Patient Data De-Identification: A Conditional Random-Field-Based Supervised Approach

Patient Data De-Identification: A Conditional Random-Field-Based Supervised Approach

Shweta Yadav (Indian Institute of Technology Patna, India), Asif Ekbal (Indian Institute of Technology Patna, India), Sriparna Saha (Indian Institute of Technology Patna, India), Parth S. Pathak (ezDI, LLC, India) and Pushpak Bhattacharyya (Indian Institute of Technology Patna, India)
Copyright: © 2017 |Pages: 20
DOI: 10.4018/978-1-5225-2498-4.ch011
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Abstract

With the rapid increment in the clinical text, de-identification of patient Protected Health Information (PHI) has drawn significant attention in recent past. This aims for automatic identification and removal of the patient Protected Health Information from medical records. This paper proposes a supervised machine learning technique for solving the problem of patient data de- identification. In the current paper, we provide an insight into the de-identification task, its major challenges, techniques to address challenges, detailed analysis of the results and direction of future improvement. We extract several features by studying the properties of the datasets and the domain. We build our model based on the 2014 i2b2 (Informatics for Integrating Biology to the Bedside) de-identification challenge. Experiments show that the proposed system is highly accurate in de-identification of the medical records. The system achieves the final recall, precision and F-score of 95.69%, 99.31%, and 97.46%, respectively.
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Introduction

With the start of the golden era in the medical interpretation, the vast amount of information in the clinical domain is increasing at a rapid rate. In the past decade, with the development of the health information technology and health data documentation, there has been progress in how heath care is performed (Berner et al., 2005).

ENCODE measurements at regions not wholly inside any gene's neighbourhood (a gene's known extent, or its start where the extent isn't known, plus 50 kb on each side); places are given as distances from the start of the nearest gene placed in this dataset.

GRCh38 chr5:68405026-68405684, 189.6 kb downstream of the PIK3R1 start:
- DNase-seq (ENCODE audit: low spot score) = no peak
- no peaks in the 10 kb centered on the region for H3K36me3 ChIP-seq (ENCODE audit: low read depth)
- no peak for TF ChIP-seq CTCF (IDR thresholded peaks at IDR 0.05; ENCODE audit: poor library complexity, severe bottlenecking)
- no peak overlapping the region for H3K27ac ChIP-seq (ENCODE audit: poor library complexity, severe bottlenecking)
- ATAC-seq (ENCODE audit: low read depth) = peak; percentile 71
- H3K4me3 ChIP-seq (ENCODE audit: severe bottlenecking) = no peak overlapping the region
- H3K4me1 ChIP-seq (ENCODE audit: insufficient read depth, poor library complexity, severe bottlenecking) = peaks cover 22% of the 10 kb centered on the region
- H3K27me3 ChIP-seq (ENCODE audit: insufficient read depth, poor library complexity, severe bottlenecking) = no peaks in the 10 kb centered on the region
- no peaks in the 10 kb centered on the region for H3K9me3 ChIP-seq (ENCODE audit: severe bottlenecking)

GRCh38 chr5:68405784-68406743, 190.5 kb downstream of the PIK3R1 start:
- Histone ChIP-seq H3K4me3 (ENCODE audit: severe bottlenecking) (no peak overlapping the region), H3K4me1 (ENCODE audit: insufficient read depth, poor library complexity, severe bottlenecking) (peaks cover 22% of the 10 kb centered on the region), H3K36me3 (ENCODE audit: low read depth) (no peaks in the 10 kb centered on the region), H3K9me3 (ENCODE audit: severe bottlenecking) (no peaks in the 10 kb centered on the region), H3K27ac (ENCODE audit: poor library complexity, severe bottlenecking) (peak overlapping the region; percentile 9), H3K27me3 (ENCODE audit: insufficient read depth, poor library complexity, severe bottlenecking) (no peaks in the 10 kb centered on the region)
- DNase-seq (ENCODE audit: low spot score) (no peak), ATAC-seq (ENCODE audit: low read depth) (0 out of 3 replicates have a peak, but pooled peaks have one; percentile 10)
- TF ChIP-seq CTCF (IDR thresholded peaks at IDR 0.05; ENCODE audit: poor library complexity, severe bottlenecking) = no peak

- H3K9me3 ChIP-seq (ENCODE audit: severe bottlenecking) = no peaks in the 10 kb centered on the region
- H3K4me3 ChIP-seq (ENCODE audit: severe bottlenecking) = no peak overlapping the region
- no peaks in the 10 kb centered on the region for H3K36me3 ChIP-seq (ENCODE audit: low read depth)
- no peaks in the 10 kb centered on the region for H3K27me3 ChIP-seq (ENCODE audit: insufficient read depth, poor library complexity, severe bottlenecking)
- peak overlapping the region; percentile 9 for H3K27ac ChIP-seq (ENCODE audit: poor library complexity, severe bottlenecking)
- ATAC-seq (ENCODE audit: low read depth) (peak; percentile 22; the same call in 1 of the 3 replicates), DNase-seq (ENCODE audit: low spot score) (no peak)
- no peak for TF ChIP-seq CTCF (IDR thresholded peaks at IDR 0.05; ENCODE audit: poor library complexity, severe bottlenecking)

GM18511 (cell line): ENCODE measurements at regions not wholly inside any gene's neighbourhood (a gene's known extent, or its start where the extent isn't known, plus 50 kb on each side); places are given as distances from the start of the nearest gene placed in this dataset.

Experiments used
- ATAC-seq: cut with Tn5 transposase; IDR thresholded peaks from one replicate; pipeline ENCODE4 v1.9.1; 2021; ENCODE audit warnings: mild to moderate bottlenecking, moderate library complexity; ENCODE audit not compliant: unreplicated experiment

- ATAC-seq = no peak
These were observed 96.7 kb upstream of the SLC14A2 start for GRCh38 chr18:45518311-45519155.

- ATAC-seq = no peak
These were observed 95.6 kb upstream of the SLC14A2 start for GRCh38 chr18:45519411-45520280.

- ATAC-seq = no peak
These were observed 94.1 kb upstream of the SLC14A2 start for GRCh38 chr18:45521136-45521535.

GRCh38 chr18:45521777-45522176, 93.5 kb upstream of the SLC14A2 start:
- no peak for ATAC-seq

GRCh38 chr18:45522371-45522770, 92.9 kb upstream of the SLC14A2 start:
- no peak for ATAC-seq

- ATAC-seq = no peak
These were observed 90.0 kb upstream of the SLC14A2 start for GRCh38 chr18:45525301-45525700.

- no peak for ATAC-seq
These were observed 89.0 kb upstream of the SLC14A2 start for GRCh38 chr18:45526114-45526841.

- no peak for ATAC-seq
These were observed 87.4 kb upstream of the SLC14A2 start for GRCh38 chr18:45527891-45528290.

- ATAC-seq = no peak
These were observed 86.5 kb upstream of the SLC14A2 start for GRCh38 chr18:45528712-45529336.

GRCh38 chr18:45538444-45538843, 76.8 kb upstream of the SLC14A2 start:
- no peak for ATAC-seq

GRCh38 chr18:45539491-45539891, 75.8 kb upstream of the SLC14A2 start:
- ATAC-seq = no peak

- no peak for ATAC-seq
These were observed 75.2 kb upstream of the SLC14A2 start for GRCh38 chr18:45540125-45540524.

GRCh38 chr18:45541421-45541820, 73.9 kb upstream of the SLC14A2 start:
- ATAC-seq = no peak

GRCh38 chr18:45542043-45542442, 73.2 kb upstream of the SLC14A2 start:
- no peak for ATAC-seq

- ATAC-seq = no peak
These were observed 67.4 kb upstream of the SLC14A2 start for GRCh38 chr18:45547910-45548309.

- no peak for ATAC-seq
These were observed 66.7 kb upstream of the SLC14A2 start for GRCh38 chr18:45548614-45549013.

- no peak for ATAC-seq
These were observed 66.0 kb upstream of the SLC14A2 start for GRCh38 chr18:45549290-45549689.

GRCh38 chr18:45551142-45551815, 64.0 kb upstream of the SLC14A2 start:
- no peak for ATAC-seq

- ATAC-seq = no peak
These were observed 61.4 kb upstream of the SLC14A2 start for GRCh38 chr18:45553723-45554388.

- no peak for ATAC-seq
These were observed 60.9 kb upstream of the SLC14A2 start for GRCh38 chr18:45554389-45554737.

With the widespread use of health information technology, there has been huge pace in the increment of clinical data in addition to the fast adoption of the Electronic Clinical Records and with the conversion of narrative data to the electronic form. The amount of information can be improved further with the minimization of the medical error. This requires the development of some sophisticated tools for Medical Language Processing (MLP). Most medical records are in the narrative forms which are formed as the result of transcription of dictations, direct entry by providers, or use of speech recognition applications. However, their use in this form is restricted to any organization or research, as medical records have a sufficient number of personal health information or protected health information (PHI). According to Health Insurance Portability and Accountability Act (HIPAA), 1996, the PHI terms need to be enclosed and protected. This has lead to de- identification problem. Paragraph 164.514 of the Administrative Simplification Regulations promulgated under the Health Insurance Portability and Accountability Act (HIPAA) states that for data to be treated as de-identified, it must clear one of two hurdles (HIPPA ACT 1996).

  • 1.

    An expert must determine and document “that the risk is very small that the information could be used, alone or in combination with other reasonably available information, by an anticipated recipient to identify an individual who is a subject of the information.”